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Symposium brings awareness to migrant deaths in Arizona

A+symposium+on+the+growing+issue+of+migrant+deaths+is+being+held+on+Feb.+17%2C+at+4pm+is+a+follow-up+discussion+to+the+2016+book+Migrant+Deaths+in+the+Arizona+Desert%3A+La+Vida+no+Vale+Nada%2C+published+by+The+University+of+Arizona+Press.
UA Press
A symposium on the growing issue of migrant deaths is being held on Feb. 17, at 4pm is a follow-up discussion to the 2016 book Migrant Deaths in the Arizona Desert: La Vida no Vale Nada, published by The University of Arizona Press.

University of Arizona sociology professor Celestino Fernandez was angry. 

“People are dying — daily, almost. And no one seems to care — certainly not the government,” he said during “And the Deaths, Disappearances and Deportations Continue … No Vale Nada La Vida,” a symposium held at the Global Justice Center on Saturday, Feb. 17. 

The event sought to bring attention to the physical and social dangers faced by migrants who cross the Sonoran Desert into Arizona. The symposium was a follow-up to “Migrant Deaths in the Arizona Desert: La vida no vale nada,” a 2016 book written by various UA scholars. 

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The evening included three panels that each focused on a different “death” migrants face: the literal death that often occurs while crossing the desert, the “ambiguous death” that happens when migrants disappear and the “social death” that occurs when migrants are deported. 

Panelists included community leaders, experts and scholars.  

The first panel on biological deaths included former Pima County legal defender and representative for Coalicion de Derechos Humanos Isabel Garcia and UA assistant professor of sociology Daniel Martinez. 

Garcia described a number of instances in which Latino migrants and Americans died due to the actions of U.S. border patrol agents, who were never reprimanded for their actions. 

She called the U.S. border patrol a “murderous” agency and told the story of Carlos LaMadrid, a U.S. citizen who was shot by a border patrol agent while fleeing police officers in Cochise County. 

Martinez spoke about the history of border enforcement and the government’s transition to targeting the border itself under the Immigration Reform and Control Act.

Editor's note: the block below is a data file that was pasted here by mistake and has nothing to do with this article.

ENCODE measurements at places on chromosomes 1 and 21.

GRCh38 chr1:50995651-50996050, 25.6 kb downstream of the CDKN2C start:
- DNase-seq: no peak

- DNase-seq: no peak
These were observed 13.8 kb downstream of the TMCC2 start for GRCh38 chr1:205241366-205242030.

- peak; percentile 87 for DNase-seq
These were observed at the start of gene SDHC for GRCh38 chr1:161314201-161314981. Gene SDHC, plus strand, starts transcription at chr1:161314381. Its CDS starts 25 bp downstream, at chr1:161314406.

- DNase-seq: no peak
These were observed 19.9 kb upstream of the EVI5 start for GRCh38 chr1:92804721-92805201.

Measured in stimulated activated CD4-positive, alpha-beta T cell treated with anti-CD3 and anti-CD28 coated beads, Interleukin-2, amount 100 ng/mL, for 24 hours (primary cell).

He also said the number of migrants who die at the hands of smugglers is overestimated, compared to those who die due to the harsh, desert environment or an encounter with border patrol agents. 

The panel on disappearances included Robin Reineke, a representative of the Colibri Center for Human Rights, and Eddie Canales, the director of the South Texas Human Rights Center. 

Reineke told the story of Karen Flores, a migrant whose mother disappeared in the desert. She cited Flores’ years of waiting to identify her mother’s body as evidence of “disappearance as a torture method” and the “systematic exclusion” migrants experience at the hands of government agencies. 

The panel on migrant deportation included Margo Cowan, an immigration lawyer and representative of Keep Tucson Together, and Zaira Livier, a UA student and representative of LUPE Tucson. 

Cowan talked about the history of exploitation of migrant workers in the U.S. and how the threat of deportation was used as a mechanism to control these workers. 

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Livier told her own family’s immigration story and described the various fates of U.S.-raised individuals who were deported. 

Jessie K. Finch, one of the editors of “Migrant Deaths” and assistant professor at Stockton University, said the event aimed to use personal anecdotes and statistics to raise awareness about the policies that cause migrant deaths and, most significantly, serve as a call to political action. 

“This goes from being a personal tragedy and something terrible that happened to recognizing the political and structural forces that knowingly created this crisis on the border,” Finch said.


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